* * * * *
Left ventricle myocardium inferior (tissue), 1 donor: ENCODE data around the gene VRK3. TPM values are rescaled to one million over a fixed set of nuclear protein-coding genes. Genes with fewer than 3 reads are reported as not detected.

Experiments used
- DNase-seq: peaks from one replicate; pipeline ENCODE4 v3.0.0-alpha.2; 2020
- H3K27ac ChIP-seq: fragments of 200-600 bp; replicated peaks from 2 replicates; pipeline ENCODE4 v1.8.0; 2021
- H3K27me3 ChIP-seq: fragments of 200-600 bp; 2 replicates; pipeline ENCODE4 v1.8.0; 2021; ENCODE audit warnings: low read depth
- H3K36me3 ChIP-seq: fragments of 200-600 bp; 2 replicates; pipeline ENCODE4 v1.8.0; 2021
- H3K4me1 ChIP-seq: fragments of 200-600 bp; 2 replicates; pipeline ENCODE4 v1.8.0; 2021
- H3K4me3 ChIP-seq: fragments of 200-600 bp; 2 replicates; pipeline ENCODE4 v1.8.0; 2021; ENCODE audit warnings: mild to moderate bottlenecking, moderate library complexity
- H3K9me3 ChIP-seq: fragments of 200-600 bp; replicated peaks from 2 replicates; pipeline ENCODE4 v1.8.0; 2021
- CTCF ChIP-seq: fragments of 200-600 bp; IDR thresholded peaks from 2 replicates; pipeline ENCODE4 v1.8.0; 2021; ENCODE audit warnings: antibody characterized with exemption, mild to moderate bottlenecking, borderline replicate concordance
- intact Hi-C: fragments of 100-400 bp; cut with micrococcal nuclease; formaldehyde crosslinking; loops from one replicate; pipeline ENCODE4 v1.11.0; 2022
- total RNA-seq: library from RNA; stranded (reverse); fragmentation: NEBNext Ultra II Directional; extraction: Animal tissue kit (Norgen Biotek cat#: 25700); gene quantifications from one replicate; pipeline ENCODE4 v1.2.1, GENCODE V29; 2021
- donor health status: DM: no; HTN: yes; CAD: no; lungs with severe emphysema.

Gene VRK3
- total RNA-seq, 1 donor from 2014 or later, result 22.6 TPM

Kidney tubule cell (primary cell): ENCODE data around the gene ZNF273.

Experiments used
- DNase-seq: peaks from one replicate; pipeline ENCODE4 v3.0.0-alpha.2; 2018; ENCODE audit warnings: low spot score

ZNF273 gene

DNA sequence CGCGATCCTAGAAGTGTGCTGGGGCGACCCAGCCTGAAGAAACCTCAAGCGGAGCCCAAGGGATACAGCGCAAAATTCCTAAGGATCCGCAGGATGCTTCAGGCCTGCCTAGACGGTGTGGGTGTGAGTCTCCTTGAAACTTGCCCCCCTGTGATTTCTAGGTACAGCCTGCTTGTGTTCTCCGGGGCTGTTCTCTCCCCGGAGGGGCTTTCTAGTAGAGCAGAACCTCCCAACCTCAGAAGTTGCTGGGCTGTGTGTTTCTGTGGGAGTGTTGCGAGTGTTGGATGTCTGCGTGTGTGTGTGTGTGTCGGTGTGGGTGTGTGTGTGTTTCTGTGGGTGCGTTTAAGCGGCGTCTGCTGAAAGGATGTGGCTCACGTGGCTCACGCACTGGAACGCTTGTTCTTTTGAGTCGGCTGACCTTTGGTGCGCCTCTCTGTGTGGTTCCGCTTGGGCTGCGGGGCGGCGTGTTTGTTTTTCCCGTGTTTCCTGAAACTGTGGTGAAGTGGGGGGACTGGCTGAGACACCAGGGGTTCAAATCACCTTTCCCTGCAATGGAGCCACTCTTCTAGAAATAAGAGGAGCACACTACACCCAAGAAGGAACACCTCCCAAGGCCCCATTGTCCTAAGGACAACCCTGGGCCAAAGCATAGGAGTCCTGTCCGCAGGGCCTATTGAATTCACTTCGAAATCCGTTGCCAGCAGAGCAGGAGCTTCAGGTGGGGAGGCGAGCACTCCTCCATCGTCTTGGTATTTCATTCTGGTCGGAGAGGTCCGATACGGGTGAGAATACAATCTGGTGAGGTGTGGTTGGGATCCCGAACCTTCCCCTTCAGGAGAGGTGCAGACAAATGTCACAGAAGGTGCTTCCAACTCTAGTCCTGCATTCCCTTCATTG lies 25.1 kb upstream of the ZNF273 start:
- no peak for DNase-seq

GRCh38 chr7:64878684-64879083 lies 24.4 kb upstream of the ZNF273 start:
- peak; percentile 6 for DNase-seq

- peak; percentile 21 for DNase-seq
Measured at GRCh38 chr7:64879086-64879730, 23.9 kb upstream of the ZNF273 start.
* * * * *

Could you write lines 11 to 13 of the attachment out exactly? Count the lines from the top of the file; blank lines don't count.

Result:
- intact Hi-C: fragments of 100-400 bp; cut with micrococcal nuclease; formaldehyde crosslinking; loops from one replicate; pipeline ENCODE4 v1.11.0; 2022
- total RNA-seq: library from RNA; stranded (reverse); fragmentation: NEBNext Ultra II Directional; extraction: Animal tissue kit (Norgen Biotek cat#: 25700); gene quantifications from one replicate; pipeline ENCODE4 v1.2.1, GENCODE V29; 2021
- donor health status: DM: no; HTN: yes; CAD: no; lungs with severe emphysema.